Protests continue against building of South Korean naval base

Story highlights

  • Protests against the building of the naval base started seven years ago
  • Demonstrators fear the project will damage the environment
  • Supporters of the project also arrive on the second day of key construction work

Tensions soared on the South Korean island of Jeju on Thursday as hundreds of residents, activists and priests protest against the building of a naval base.

About 500 supporters of the project also arrived Thursday on the second day of key construction work.

Crews have blown up rocky areas with dynamite to prepare for a caisson and other structures that will help with the construction of the docks.

Protests against the building of the naval base started seven years ago over fears of damage to the environment and nature on the island. Protesters say it would also threaten the peace on the island, parts of which are UNESCO world heritage sites, and affect tourism.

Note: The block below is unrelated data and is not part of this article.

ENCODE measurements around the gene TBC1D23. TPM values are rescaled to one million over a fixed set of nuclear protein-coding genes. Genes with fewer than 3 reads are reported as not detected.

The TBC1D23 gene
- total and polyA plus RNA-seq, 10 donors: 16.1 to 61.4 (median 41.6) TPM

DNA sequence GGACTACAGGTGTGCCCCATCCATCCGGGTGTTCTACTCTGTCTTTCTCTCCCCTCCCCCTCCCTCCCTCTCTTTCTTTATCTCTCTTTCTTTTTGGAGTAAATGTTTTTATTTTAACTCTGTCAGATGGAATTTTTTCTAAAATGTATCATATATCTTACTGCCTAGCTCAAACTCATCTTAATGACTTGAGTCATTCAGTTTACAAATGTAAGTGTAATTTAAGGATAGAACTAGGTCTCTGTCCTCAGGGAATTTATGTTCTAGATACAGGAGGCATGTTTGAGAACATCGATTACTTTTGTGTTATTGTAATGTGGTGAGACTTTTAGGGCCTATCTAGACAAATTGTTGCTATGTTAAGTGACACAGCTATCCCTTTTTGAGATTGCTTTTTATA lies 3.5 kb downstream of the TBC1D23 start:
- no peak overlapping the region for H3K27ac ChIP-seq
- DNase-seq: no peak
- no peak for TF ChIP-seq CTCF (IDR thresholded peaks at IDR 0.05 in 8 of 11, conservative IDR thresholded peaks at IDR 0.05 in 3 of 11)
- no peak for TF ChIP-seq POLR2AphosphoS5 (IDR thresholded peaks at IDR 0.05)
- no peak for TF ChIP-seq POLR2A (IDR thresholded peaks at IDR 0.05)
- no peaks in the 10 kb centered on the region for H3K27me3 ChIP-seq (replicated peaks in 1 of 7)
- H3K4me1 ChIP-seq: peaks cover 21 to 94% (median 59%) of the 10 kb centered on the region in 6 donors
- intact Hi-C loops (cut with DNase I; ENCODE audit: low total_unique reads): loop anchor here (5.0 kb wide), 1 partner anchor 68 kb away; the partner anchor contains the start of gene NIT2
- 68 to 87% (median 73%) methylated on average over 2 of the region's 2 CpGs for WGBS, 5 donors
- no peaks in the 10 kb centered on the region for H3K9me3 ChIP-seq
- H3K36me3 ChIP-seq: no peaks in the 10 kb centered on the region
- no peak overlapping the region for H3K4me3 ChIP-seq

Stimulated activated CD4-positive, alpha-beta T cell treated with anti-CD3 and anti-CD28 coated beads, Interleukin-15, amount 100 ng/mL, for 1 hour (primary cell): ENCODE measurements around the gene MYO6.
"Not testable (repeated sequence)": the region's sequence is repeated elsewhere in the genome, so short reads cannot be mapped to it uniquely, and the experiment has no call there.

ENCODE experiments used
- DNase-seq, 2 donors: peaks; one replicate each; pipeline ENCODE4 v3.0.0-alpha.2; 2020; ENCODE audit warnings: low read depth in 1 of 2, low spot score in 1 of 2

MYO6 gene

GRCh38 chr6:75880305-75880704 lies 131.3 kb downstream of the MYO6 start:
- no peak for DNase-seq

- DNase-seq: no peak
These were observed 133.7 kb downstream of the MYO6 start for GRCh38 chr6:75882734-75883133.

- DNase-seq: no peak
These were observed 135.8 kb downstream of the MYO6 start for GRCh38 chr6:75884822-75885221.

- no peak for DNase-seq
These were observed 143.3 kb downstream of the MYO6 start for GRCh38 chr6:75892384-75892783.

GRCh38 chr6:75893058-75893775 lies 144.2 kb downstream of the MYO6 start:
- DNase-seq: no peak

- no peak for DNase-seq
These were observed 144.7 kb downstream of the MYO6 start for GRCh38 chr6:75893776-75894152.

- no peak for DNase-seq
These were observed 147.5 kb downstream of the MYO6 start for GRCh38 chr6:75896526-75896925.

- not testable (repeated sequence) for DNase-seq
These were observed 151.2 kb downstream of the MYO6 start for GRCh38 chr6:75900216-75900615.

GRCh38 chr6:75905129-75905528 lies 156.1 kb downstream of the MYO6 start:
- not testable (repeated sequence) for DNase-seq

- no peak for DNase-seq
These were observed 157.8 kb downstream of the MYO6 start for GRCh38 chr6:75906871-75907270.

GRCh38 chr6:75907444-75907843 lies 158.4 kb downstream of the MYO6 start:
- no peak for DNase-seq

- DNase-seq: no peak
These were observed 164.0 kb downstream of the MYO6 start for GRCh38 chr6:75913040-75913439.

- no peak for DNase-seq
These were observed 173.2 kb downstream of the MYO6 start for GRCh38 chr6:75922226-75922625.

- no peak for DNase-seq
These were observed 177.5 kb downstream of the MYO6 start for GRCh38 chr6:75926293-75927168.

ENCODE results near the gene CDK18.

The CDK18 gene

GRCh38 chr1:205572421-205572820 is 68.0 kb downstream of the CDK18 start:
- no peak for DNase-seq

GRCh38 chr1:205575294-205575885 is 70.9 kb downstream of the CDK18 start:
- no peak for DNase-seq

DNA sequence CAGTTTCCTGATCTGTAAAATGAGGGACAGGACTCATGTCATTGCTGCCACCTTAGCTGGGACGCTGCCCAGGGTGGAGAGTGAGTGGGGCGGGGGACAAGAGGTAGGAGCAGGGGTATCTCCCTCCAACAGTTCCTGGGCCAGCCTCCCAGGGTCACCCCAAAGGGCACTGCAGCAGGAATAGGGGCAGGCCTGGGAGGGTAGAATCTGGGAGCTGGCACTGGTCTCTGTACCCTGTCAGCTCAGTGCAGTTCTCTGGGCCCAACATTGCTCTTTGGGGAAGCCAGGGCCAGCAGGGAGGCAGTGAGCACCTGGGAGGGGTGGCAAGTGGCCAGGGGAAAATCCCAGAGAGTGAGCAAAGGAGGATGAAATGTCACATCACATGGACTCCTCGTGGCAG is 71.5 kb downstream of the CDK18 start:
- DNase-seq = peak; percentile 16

"Activists are trying to approach the construction area on kayaks and the marine police is blocking them so the construction company can blast the rocky area," Jeju resident Hong Ki-ryong said. "The naval base on this Island can create higher tension in North East Asian region."

Jeju Island Gov. Woo Keun-min urged the central government to suspend the contentious naval project, calling for a public hearing on the case. But the South Korean navy vows to continue the project.

It claims the harbor, big enough to accommodate 20 battleships and two cruise ships, is necessary to strengthen its naval defenses in the South Sea.

In a statement, it said it has reviewed "environmental issues ... the procedural validity of the project. We have confirmed that there are no significant problems arising from these issues." The government says former land owners have been compensated.

Opponents fear the South Korean naval base will also be used by the United States, which has 28,500 military personnel based on the mainland.

The project has also attracted celebrity criticism. Actor and environmental activist Robert Redford claims the project is due to an arms race, saying in an article "It seems motivated by the United States' urge to encircle China with its Aegis anti-ballistic system... and by the South Korean navy's construction of a massive naval base for aircraft carriers, submarines and destroyers to carry Aegis."